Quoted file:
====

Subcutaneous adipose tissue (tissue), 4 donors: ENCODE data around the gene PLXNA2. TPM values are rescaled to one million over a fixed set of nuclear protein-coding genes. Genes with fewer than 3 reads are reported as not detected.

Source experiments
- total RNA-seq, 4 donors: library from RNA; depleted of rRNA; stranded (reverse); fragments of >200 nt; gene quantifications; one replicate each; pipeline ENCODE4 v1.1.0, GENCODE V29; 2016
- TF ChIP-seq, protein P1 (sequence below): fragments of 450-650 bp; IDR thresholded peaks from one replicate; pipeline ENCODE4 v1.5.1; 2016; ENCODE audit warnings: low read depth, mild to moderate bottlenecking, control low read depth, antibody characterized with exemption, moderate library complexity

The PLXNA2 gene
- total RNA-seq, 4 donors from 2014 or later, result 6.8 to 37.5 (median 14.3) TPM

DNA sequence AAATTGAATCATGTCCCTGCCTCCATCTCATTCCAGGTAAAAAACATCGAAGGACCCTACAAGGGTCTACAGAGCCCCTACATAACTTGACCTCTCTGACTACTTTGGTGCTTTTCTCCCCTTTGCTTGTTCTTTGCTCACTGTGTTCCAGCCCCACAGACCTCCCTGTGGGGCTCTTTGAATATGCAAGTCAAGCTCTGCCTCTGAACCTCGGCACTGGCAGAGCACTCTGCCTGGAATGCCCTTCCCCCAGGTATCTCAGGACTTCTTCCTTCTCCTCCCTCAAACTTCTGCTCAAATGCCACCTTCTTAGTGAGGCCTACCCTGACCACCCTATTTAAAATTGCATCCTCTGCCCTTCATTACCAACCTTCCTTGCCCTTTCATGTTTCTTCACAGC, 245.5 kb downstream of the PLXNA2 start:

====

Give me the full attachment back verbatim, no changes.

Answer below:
Subcutaneous adipose tissue (tissue), 4 donors: ENCODE data around the gene PLXNA2. TPM values are rescaled to one million over a fixed set of nuclear protein-coding genes. Genes with fewer than 3 reads are reported as not detected.

Source experiments
- total RNA-seq, 4 donors: library from RNA; depleted of rRNA; stranded (reverse); fragments of >200 nt; gene quantifications; one replicate each; pipeline ENCODE4 v1.1.0, GENCODE V29; 2016
- TF ChIP-seq, protein P1 (sequence below): fragments of 450-650 bp; IDR thresholded peaks from one replicate; pipeline ENCODE4 v1.5.1; 2016; ENCODE audit warnings: low read depth, mild to moderate bottlenecking, control low read depth, antibody characterized with exemption, moderate library complexity

The PLXNA2 gene
- total RNA-seq, 4 donors from 2014 or later, result 6.8 to 37.5 (median 14.3) TPM

DNA sequence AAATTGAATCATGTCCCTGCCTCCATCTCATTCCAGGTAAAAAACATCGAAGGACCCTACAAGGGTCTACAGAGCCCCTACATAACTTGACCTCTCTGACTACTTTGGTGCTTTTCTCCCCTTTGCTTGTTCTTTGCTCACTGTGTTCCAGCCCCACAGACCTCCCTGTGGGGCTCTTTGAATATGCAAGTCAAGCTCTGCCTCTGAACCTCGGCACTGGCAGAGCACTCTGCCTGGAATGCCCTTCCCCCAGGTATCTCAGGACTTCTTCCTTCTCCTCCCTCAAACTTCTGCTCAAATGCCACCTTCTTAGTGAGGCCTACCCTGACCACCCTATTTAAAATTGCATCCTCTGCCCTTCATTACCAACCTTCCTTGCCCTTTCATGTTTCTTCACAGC, 245.5 kb downstream of the PLXNA2 start: